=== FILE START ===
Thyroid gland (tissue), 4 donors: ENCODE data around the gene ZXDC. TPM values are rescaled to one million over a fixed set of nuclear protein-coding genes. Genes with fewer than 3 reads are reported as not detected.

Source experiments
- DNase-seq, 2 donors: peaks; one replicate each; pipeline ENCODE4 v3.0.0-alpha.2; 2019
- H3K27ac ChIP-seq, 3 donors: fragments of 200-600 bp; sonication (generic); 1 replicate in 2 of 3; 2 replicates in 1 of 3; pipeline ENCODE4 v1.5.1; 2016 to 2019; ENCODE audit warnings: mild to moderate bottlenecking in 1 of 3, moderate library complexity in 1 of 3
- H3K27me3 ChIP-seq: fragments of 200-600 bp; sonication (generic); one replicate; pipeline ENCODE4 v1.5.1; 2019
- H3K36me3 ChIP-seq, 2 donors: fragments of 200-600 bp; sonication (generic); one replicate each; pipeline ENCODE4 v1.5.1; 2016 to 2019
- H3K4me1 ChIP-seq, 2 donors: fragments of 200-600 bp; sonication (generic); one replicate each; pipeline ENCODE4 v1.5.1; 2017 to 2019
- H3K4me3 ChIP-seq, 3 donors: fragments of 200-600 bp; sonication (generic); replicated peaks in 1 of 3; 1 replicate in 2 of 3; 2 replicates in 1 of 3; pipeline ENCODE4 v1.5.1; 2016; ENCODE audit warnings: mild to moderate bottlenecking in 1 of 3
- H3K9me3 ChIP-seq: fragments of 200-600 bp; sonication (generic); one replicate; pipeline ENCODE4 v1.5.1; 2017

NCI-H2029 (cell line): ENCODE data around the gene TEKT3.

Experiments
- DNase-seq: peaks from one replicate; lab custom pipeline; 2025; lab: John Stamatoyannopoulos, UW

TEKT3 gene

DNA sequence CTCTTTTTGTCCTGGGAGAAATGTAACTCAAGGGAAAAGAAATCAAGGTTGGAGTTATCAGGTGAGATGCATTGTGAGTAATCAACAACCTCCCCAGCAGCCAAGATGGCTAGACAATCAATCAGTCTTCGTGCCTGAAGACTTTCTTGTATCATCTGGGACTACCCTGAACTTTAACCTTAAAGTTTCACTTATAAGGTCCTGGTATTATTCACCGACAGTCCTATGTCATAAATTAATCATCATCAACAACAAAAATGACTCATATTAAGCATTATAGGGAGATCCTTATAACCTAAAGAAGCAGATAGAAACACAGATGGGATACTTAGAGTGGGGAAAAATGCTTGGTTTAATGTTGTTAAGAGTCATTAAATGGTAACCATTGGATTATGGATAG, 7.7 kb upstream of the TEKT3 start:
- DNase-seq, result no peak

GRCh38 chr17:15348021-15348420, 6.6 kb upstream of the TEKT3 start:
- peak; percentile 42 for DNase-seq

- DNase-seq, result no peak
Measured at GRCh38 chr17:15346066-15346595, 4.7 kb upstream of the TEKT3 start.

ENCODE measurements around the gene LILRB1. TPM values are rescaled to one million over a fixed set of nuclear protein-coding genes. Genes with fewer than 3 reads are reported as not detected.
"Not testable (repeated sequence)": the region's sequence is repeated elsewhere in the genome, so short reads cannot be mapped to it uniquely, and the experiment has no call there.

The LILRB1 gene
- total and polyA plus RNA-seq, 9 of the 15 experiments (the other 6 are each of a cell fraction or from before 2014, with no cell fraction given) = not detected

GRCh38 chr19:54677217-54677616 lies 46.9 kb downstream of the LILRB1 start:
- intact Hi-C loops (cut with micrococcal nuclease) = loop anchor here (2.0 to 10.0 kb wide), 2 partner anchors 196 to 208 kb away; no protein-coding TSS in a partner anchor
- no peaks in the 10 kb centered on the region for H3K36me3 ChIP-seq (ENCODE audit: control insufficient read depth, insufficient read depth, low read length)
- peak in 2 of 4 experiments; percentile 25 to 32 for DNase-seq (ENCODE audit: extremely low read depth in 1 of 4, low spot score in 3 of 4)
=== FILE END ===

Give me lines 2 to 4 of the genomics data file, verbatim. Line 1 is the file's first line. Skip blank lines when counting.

Source experiments
- DNase-seq, 2 donors: peaks; one replicate each; pipeline ENCODE4 v3.0.0-alpha.2; 2019
- H3K27ac ChIP-seq, 3 donors: fragments of 200-600 bp; sonication (generic); 1 replicate in 2 of 3; 2 replicates in 1 of 3; pipeline ENCODE4 v1.5.1; 2016 to 2019; ENCODE audit warnings: mild to moderate bottlenecking in 1 of 3, moderate library complexity in 1 of 3